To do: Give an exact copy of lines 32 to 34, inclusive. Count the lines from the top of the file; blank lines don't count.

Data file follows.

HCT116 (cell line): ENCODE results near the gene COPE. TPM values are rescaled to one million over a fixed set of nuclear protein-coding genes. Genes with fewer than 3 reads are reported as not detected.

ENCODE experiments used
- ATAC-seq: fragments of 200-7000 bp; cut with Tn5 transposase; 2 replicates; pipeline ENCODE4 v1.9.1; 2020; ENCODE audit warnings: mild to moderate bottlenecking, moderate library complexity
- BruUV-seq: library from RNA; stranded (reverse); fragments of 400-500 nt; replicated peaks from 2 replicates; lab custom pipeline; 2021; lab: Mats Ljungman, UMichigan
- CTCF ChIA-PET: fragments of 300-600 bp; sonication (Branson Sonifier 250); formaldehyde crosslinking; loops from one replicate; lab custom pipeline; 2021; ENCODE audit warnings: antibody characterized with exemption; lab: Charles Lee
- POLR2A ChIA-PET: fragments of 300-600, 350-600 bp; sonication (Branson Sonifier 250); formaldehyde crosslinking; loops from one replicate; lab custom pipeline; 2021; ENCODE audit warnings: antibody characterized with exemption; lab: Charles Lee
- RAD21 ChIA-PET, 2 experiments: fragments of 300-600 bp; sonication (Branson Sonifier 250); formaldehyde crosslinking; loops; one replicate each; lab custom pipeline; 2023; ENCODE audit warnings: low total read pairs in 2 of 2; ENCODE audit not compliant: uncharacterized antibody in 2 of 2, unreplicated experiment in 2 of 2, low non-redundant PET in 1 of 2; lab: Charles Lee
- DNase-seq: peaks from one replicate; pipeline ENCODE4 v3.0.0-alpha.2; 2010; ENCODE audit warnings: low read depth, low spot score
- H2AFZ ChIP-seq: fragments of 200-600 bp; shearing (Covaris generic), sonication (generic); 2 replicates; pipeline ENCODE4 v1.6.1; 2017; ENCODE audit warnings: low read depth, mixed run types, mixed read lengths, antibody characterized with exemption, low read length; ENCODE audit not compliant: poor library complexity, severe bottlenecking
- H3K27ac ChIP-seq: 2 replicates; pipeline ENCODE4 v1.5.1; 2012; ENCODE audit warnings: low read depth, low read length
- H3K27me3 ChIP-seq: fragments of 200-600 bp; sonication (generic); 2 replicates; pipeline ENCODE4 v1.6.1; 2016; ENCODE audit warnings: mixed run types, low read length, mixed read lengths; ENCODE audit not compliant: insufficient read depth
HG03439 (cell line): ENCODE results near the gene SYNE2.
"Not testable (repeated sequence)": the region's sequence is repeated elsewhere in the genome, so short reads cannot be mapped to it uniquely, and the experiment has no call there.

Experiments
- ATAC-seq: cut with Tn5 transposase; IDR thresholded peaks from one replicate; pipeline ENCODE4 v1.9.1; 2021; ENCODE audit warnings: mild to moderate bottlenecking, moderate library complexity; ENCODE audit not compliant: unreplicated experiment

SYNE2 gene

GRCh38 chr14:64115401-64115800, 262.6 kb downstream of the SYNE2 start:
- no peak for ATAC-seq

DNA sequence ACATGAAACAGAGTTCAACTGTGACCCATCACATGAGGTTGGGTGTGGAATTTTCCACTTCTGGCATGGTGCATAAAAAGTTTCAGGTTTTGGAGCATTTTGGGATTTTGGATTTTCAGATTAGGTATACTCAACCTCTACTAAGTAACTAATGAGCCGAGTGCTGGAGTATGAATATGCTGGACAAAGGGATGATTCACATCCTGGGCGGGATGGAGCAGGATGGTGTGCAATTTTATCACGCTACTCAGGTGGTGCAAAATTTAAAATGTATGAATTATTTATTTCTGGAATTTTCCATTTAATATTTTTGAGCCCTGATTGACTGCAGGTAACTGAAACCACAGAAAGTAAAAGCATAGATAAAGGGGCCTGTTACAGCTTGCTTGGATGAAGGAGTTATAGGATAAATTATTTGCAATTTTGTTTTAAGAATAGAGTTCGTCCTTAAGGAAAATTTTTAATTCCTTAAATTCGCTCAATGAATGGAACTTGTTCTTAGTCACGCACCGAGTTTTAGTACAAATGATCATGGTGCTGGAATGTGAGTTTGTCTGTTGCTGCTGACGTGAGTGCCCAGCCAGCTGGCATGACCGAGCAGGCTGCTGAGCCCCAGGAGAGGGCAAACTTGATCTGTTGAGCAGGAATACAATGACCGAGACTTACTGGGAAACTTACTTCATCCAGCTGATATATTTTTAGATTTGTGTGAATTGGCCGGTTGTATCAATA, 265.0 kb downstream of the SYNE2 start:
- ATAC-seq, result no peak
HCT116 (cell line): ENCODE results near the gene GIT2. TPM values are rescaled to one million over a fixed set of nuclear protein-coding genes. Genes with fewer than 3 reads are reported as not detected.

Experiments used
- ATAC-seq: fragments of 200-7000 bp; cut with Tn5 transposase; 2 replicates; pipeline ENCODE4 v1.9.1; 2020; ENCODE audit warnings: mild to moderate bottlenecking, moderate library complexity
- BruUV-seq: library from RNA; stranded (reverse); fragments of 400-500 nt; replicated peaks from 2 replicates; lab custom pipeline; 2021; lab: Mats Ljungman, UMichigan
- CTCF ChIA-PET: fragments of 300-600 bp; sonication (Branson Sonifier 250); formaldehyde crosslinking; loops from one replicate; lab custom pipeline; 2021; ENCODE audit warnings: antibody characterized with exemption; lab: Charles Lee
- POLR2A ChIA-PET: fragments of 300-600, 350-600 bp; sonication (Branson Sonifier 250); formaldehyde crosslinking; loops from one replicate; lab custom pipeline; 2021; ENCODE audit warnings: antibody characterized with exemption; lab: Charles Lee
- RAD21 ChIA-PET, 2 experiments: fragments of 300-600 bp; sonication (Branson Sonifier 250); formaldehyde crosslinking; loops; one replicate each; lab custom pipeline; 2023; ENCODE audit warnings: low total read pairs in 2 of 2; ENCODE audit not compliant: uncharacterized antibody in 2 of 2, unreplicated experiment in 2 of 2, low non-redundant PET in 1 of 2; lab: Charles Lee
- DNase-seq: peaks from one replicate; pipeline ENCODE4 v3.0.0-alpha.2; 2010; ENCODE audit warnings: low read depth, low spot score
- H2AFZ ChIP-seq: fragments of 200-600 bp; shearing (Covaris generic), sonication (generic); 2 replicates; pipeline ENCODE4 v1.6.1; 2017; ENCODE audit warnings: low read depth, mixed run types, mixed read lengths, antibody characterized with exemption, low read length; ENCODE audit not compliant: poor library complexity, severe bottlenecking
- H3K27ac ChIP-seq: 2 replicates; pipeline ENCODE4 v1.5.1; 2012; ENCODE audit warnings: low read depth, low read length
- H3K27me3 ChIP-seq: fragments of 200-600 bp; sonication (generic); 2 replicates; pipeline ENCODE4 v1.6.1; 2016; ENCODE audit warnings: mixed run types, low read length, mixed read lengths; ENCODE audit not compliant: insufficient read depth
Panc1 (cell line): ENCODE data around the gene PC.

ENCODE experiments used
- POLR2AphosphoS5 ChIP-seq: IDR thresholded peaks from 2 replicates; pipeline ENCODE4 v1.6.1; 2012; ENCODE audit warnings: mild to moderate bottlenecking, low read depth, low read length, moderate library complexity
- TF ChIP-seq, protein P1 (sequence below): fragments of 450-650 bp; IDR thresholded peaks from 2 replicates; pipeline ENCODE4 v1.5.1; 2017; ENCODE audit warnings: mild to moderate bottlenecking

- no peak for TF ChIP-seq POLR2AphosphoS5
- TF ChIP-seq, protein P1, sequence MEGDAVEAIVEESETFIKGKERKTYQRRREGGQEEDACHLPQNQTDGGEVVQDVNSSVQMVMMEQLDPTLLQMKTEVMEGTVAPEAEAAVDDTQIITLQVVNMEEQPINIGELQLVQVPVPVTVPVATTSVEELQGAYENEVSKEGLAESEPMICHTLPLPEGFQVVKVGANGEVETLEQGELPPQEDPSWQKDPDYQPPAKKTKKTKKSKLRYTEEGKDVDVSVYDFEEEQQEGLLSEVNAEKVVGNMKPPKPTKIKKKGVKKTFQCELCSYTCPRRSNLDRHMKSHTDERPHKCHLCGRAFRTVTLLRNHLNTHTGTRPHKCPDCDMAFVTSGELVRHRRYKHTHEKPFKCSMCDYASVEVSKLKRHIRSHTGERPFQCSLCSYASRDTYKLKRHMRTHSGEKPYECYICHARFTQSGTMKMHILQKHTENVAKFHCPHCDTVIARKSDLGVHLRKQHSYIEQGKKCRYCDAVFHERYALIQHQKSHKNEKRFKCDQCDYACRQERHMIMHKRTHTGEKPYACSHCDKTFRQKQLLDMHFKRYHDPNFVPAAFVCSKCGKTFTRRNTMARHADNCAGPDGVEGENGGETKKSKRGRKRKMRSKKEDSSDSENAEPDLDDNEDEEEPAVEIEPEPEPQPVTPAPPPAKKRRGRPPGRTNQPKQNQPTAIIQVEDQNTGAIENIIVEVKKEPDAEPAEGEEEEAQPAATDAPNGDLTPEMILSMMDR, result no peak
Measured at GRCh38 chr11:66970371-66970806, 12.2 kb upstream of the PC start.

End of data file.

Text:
Panc1 (cell line): ENCODE data around the gene PC.

ENCODE experiments used
- POLR2AphosphoS5 ChIP-seq: IDR thresholded peaks from 2 replicates; pipeline ENCODE4 v1.6.1; 2012; ENCODE audit warnings: mild to moderate bottlenecking, low read depth, low read length, moderate library complexity